In a published opinion filed February 13, 2019, the Fourth District Court of Appeal (Division 3) reaffirmed the need for a CEQA litigant challenging a coastal development permit to appeal to the Coastal Commission before suing. Fudge v. City of Laguna Beach (Hany Dimitry; Real Party in Interest) (2019) ___ Cal.App.5th ___. The Court refused plaintiff’s invitation to make the simple complex, and followed published precedents requiring a plaintiff to exhaust the statutory administrative remedy of an appeal to the Commission to ripen a litigation challenge.
The point seems straight-forward. But lest one question the need for another published CEQA opinion on this topic – or for CEQA reform in general, I might add – I’ll simply quote the Court’s opening two paragraphs:
We venture once again into the brambled thicket of the California Environmental Quality Act – an area of the law largely governed by the unfortunate fact that complicated problems often require complicated solutions. This case is rendered more recondite by the involvement of the California Coastal Commission’s rules and procedures, effectively overlaying the enigmatic with the abstruse. [¶] We resist the temptation to declare the dispute moot and walk away because this issue involves our environment and people’s homes, and involves questions likely to re-occur. Environmental issues require light – either ours or someone else’s – so we publish the opinion.
The Court was too kind and diplomatic. CEQA litigation has become such a plaintiff’s sandbox that, perhaps, it is a good thing to reiterate basic exhaustion and mootness principles every decade (or generation) so that litigants know its limits. While land use litigation can certainly be complex, the Court’s thinly masked irritation with this particular litigation suggests a not-unjustified viewpoint that it was unnecessarily so here.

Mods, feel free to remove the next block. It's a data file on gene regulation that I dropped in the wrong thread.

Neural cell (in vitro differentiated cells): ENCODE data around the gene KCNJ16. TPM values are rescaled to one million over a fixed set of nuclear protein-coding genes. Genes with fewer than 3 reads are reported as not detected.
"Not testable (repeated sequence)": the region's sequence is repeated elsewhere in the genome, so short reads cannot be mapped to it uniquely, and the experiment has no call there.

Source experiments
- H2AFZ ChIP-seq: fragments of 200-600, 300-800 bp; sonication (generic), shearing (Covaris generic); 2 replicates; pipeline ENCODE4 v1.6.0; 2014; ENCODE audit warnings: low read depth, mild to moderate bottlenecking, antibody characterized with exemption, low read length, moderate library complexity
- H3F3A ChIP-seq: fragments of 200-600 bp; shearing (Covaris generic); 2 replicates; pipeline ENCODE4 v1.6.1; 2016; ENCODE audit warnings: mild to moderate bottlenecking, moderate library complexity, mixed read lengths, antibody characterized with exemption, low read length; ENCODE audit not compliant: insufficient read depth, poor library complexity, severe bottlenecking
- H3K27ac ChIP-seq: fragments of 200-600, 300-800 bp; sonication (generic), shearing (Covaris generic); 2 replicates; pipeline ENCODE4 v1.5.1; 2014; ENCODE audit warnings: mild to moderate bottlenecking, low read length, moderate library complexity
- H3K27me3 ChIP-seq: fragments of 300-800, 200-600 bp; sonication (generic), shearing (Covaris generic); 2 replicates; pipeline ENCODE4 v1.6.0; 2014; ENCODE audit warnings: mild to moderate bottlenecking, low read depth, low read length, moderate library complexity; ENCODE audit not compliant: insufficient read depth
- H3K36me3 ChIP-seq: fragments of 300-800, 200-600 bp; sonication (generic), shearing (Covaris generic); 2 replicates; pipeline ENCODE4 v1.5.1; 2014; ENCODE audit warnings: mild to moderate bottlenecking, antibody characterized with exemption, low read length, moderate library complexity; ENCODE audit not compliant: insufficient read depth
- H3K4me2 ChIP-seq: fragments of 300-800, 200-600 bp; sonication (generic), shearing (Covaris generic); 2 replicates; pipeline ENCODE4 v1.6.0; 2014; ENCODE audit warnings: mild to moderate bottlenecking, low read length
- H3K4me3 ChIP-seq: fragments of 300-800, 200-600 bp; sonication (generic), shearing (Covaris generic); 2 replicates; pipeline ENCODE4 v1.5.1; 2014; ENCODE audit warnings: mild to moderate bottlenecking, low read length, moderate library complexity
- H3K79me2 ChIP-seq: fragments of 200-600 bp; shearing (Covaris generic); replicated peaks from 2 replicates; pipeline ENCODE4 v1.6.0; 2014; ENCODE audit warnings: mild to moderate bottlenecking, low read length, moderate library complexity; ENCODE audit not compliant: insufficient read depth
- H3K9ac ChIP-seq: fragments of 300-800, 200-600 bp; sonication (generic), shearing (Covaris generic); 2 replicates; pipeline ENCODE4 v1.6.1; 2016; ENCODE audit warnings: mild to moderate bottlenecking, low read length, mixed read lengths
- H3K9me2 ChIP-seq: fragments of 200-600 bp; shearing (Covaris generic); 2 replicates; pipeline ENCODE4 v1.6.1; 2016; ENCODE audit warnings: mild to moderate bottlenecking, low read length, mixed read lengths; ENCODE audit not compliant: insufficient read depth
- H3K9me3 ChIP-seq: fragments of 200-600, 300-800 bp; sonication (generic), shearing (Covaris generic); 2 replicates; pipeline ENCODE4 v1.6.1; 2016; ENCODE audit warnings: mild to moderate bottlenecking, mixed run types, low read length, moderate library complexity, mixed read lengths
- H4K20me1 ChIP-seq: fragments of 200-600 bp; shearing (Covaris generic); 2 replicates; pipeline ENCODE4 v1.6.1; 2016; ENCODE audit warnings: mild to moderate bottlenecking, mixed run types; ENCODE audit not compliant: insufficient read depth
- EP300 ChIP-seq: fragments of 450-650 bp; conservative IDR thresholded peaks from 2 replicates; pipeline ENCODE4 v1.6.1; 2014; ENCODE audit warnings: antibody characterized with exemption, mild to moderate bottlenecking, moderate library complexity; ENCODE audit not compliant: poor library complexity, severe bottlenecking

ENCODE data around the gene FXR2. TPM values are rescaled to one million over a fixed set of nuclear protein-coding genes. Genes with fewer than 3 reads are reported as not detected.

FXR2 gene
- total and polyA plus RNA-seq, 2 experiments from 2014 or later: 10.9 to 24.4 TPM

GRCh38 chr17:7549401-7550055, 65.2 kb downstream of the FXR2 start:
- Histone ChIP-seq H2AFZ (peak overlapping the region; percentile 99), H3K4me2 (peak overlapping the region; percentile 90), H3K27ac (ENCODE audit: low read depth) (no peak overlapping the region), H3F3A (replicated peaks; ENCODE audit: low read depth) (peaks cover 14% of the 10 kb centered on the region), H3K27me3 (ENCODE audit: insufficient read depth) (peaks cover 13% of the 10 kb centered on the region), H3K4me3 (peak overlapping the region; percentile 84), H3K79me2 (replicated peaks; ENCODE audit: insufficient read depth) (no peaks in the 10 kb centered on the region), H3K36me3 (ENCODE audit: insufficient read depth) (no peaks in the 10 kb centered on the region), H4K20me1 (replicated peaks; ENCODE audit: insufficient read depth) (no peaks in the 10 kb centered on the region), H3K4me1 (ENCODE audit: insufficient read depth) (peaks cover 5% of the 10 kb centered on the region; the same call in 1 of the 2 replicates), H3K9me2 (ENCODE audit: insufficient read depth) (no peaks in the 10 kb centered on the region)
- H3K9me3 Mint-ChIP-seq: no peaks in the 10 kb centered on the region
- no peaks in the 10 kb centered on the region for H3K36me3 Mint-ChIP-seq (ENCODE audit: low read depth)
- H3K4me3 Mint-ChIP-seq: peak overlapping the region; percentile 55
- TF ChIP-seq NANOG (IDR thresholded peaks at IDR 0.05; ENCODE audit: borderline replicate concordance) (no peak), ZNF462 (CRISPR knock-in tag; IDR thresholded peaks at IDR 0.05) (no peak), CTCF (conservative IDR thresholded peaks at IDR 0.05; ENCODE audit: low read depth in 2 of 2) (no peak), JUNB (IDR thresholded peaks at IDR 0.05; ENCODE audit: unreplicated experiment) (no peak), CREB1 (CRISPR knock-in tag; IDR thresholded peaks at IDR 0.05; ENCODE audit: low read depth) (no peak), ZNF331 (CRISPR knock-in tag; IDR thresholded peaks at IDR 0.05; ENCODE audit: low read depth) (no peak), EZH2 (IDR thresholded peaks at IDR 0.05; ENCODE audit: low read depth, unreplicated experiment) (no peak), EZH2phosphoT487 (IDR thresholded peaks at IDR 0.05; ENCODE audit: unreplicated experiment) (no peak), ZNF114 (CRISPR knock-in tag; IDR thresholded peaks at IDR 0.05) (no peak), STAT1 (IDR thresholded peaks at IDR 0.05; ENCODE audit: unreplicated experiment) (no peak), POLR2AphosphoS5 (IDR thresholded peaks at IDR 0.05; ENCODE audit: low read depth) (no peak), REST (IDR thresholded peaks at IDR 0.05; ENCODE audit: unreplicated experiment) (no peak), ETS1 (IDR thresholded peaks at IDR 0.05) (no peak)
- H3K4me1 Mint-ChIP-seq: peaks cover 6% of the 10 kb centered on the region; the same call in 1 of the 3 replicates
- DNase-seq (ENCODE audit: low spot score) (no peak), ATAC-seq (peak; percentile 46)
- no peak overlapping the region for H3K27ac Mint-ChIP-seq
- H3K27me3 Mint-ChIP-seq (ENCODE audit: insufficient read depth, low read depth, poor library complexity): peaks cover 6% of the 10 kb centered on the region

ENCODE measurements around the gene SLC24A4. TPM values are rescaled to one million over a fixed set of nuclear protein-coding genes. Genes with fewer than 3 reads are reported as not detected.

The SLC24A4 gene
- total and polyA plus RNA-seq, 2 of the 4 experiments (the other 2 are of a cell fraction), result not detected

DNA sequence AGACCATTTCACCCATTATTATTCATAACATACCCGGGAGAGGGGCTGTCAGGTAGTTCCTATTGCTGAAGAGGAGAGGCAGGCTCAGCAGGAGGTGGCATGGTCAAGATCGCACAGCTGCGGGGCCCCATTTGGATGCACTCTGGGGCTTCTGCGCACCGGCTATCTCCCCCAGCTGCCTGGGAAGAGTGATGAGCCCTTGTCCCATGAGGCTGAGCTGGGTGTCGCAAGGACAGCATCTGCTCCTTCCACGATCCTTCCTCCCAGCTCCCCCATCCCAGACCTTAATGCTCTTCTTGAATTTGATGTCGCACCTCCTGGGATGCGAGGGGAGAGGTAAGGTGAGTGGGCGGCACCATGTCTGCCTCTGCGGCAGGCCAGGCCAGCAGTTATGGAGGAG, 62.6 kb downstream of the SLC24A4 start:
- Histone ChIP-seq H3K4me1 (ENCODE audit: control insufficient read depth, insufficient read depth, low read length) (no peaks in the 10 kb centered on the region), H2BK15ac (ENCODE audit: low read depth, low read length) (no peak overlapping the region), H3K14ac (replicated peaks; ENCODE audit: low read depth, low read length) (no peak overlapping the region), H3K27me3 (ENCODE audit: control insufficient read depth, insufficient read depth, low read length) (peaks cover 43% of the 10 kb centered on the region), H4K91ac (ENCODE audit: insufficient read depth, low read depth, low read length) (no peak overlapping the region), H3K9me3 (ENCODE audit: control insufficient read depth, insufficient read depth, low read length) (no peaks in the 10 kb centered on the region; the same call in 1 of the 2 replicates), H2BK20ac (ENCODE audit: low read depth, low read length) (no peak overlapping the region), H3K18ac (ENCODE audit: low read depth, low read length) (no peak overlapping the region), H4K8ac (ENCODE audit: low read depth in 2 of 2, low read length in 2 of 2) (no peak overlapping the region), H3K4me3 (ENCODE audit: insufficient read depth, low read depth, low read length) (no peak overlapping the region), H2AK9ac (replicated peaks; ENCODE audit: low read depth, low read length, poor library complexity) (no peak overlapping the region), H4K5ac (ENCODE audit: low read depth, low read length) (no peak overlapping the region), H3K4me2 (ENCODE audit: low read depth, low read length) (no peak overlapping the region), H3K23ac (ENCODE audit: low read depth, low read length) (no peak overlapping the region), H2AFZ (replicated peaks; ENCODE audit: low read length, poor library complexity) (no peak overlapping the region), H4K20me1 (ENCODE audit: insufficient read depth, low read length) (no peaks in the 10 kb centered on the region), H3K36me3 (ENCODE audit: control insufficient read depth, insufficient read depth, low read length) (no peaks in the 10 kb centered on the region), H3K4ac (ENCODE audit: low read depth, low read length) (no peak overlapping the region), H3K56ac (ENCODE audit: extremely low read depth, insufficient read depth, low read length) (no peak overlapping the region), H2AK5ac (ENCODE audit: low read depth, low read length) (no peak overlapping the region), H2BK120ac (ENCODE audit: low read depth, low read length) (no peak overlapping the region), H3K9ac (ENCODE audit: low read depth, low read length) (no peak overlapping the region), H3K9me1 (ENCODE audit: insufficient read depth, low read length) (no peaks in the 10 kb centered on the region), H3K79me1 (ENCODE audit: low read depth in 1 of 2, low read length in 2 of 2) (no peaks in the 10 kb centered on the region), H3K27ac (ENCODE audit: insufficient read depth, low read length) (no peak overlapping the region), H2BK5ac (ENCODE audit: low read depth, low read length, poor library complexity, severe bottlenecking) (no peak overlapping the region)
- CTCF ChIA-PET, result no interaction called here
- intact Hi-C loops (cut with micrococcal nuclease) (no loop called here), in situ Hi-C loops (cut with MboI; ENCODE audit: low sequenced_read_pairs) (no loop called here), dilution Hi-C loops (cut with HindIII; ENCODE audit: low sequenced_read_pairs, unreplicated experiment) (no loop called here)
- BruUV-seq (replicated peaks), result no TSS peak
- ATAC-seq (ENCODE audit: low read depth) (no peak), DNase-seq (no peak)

The “light” shed by the opinion here illuminates the interplay between CEQA and the California Coastal Act. After an initial Design Review Board denial of a demolition and replacement application, the City of Laguna Beach’s City Council granted Hany Dimitry a coastal development permit (CDP) to demolish his outmoded and rickety 1930 house, located between the Pacific Coast Highway and the ocean; it didn’t act on his request for permission to construct a new home. His neighbor, Mark Fudge, challenged this action, claiming that the residential relic had historical value and that Dimitry’s proposed replacement home would block view corridors. Fudge mounted a two-front attack, suing the City and Dimitry in Superior Court to set aside the CDP and also appealing the approval to the California Coastal Commission. After the Commission accepted the appeal, finding it raised a substantial issue regarding compliance with the City’s Local Coastal Program, the trial court dismissed the action as moot on Dimitry’s demurrer. That unsurprising result was dictated by two published precedents holding that in these circumstances the court could grant no relief. See Kaczorowski v. Mendocino County Bd. of Supervisors (2001) 88 Cal.App.4th 564; McAllister v. County of Monterey (2007) 147 Cal.App.4th 253.